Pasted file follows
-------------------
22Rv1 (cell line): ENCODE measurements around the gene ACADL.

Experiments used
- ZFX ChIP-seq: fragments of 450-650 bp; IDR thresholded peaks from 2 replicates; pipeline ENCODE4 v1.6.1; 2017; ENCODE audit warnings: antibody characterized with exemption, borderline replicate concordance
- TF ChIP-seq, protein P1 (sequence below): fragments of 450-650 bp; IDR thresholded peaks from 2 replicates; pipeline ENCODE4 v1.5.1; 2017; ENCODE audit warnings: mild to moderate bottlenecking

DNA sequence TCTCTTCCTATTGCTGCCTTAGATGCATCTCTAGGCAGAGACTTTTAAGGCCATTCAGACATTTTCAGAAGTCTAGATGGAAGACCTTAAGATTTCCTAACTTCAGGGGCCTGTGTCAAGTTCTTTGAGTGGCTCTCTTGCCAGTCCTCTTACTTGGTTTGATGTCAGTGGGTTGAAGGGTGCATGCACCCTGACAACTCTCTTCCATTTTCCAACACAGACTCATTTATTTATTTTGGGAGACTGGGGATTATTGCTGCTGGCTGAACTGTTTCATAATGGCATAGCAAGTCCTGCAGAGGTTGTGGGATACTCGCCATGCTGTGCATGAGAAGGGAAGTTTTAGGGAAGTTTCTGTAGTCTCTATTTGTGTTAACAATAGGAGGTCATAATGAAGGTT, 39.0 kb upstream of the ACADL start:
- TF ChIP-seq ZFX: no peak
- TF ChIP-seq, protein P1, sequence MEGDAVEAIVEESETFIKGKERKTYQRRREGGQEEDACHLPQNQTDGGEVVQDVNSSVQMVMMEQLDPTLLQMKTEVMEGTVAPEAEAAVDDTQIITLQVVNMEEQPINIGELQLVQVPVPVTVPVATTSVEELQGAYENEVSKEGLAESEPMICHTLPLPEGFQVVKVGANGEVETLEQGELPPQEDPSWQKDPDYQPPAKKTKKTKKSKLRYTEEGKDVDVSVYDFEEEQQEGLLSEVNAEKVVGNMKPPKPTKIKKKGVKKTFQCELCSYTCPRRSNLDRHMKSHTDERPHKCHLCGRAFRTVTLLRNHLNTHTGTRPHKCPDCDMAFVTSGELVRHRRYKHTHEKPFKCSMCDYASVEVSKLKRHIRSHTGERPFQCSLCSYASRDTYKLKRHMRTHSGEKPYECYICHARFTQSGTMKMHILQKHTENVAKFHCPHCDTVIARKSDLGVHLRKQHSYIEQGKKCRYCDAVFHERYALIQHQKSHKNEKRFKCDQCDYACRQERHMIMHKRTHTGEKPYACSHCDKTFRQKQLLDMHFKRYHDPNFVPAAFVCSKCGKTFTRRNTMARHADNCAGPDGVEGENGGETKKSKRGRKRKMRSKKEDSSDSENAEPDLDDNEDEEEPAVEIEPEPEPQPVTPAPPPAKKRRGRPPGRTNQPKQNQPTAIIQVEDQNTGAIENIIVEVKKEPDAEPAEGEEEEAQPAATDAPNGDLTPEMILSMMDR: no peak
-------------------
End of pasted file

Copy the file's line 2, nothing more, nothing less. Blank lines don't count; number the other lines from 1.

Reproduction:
Experiments used